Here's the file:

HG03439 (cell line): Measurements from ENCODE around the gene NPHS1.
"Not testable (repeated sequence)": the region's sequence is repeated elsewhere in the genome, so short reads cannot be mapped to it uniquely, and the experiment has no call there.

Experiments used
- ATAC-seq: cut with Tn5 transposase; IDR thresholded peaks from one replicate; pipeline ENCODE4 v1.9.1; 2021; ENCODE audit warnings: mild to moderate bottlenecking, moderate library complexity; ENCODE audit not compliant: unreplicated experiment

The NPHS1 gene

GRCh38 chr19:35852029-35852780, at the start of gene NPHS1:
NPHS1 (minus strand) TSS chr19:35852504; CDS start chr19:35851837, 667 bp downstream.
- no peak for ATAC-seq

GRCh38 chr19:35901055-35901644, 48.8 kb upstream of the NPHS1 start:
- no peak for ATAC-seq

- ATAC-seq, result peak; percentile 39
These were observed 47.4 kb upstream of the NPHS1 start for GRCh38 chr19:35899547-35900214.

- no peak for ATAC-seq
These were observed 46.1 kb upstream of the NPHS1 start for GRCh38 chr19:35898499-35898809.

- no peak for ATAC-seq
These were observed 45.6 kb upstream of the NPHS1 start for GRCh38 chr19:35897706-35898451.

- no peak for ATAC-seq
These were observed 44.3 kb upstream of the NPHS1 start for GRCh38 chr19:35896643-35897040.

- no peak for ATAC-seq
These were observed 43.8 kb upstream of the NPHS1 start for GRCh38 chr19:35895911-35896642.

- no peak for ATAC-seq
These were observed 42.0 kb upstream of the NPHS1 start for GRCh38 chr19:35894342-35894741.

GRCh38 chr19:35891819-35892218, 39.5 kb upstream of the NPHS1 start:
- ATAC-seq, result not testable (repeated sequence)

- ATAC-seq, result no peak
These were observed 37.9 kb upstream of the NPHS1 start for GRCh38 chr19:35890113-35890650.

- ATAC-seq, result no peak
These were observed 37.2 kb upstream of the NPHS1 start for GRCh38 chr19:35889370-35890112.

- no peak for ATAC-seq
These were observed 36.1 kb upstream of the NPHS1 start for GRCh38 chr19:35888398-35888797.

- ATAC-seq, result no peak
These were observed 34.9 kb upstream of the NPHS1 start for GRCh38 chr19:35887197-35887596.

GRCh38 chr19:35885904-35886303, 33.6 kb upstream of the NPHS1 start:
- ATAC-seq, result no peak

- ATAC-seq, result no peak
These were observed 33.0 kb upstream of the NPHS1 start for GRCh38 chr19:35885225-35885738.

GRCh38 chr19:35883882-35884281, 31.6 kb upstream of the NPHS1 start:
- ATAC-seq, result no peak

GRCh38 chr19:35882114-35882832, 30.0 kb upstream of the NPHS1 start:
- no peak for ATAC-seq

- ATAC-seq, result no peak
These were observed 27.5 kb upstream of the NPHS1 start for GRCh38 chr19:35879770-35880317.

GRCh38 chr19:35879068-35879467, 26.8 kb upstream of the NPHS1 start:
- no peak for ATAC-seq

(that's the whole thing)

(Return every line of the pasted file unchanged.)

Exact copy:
HG03439 (cell line): Measurements from ENCODE around the gene NPHS1.
"Not testable (repeated sequence)": the region's sequence is repeated elsewhere in the genome, so short reads cannot be mapped to it uniquely, and the experiment has no call there.

Experiments used
- ATAC-seq: cut with Tn5 transposase; IDR thresholded peaks from one replicate; pipeline ENCODE4 v1.9.1; 2021; ENCODE audit warnings: mild to moderate bottlenecking, moderate library complexity; ENCODE audit not compliant: unreplicated experiment

The NPHS1 gene

GRCh38 chr19:35852029-35852780, at the start of gene NPHS1:
NPHS1 (minus strand) TSS chr19:35852504; CDS start chr19:35851837, 667 bp downstream.
- no peak for ATAC-seq

GRCh38 chr19:35901055-35901644, 48.8 kb upstream of the NPHS1 start:
- no peak for ATAC-seq

- ATAC-seq, result peak; percentile 39
These were observed 47.4 kb upstream of the NPHS1 start for GRCh38 chr19:35899547-35900214.

- no peak for ATAC-seq
These were observed 46.1 kb upstream of the NPHS1 start for GRCh38 chr19:35898499-35898809.

- no peak for ATAC-seq
These were observed 45.6 kb upstream of the NPHS1 start for GRCh38 chr19:35897706-35898451.

- no peak for ATAC-seq
These were observed 44.3 kb upstream of the NPHS1 start for GRCh38 chr19:35896643-35897040.

- no peak for ATAC-seq
These were observed 43.8 kb upstream of the NPHS1 start for GRCh38 chr19:35895911-35896642.

- no peak for ATAC-seq
These were observed 42.0 kb upstream of the NPHS1 start for GRCh38 chr19:35894342-35894741.

GRCh38 chr19:35891819-35892218, 39.5 kb upstream of the NPHS1 start:
- ATAC-seq, result not testable (repeated sequence)

- ATAC-seq, result no peak
These were observed 37.9 kb upstream of the NPHS1 start for GRCh38 chr19:35890113-35890650.

- ATAC-seq, result no peak
These were observed 37.2 kb upstream of the NPHS1 start for GRCh38 chr19:35889370-35890112.

- no peak for ATAC-seq
These were observed 36.1 kb upstream of the NPHS1 start for GRCh38 chr19:35888398-35888797.

- ATAC-seq, result no peak
These were observed 34.9 kb upstream of the NPHS1 start for GRCh38 chr19:35887197-35887596.

GRCh38 chr19:35885904-35886303, 33.6 kb upstream of the NPHS1 start:
- ATAC-seq, result no peak

- ATAC-seq, result no peak
These were observed 33.0 kb upstream of the NPHS1 start for GRCh38 chr19:35885225-35885738.

GRCh38 chr19:35883882-35884281, 31.6 kb upstream of the NPHS1 start:
- ATAC-seq, result no peak

GRCh38 chr19:35882114-35882832, 30.0 kb upstream of the NPHS1 start:
- no peak for ATAC-seq

- ATAC-seq, result no peak
These were observed 27.5 kb upstream of the NPHS1 start for GRCh38 chr19:35879770-35880317.

GRCh38 chr19:35879068-35879467, 26.8 kb upstream of the NPHS1 start:
- no peak for ATAC-seq